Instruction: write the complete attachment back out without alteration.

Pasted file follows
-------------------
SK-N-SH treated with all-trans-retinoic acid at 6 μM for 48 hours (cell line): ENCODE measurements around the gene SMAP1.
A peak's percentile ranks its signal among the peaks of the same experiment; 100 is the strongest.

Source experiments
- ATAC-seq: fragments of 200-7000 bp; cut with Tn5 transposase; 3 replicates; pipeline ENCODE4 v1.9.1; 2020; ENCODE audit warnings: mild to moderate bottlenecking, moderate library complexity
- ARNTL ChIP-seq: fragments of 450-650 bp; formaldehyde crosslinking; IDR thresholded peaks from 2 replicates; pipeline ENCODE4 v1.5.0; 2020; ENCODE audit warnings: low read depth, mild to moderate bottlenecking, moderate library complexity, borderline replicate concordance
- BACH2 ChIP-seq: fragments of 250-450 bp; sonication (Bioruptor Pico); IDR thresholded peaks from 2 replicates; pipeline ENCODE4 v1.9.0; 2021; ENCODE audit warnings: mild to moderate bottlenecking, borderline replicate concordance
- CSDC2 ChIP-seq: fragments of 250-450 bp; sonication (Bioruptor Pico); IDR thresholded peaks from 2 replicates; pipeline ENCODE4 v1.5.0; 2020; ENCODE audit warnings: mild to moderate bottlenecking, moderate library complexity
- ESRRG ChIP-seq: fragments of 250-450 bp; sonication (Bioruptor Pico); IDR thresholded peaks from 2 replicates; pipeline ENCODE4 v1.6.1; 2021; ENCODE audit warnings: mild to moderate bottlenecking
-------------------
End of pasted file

SK-N-SH treated with all-trans-retinoic acid at 6 μM for 48 hours (cell line): ENCODE measurements around the gene SMAP1.
A peak's percentile ranks its signal among the peaks of the same experiment; 100 is the strongest.

Source experiments
- ATAC-seq: fragments of 200-7000 bp; cut with Tn5 transposase; 3 replicates; pipeline ENCODE4 v1.9.1; 2020; ENCODE audit warnings: mild to moderate bottlenecking, moderate library complexity
- ARNTL ChIP-seq: fragments of 450-650 bp; formaldehyde crosslinking; IDR thresholded peaks from 2 replicates; pipeline ENCODE4 v1.5.0; 2020; ENCODE audit warnings: low read depth, mild to moderate bottlenecking, moderate library complexity, borderline replicate concordance
- BACH2 ChIP-seq: fragments of 250-450 bp; sonication (Bioruptor Pico); IDR thresholded peaks from 2 replicates; pipeline ENCODE4 v1.9.0; 2021; ENCODE audit warnings: mild to moderate bottlenecking, borderline replicate concordance
- CSDC2 ChIP-seq: fragments of 250-450 bp; sonication (Bioruptor Pico); IDR thresholded peaks from 2 replicates; pipeline ENCODE4 v1.5.0; 2020; ENCODE audit warnings: mild to moderate bottlenecking, moderate library complexity
- ESRRG ChIP-seq: fragments of 250-450 bp; sonication (Bioruptor Pico); IDR thresholded peaks from 2 replicates; pipeline ENCODE4 v1.6.1; 2021; ENCODE audit warnings: mild to moderate bottlenecking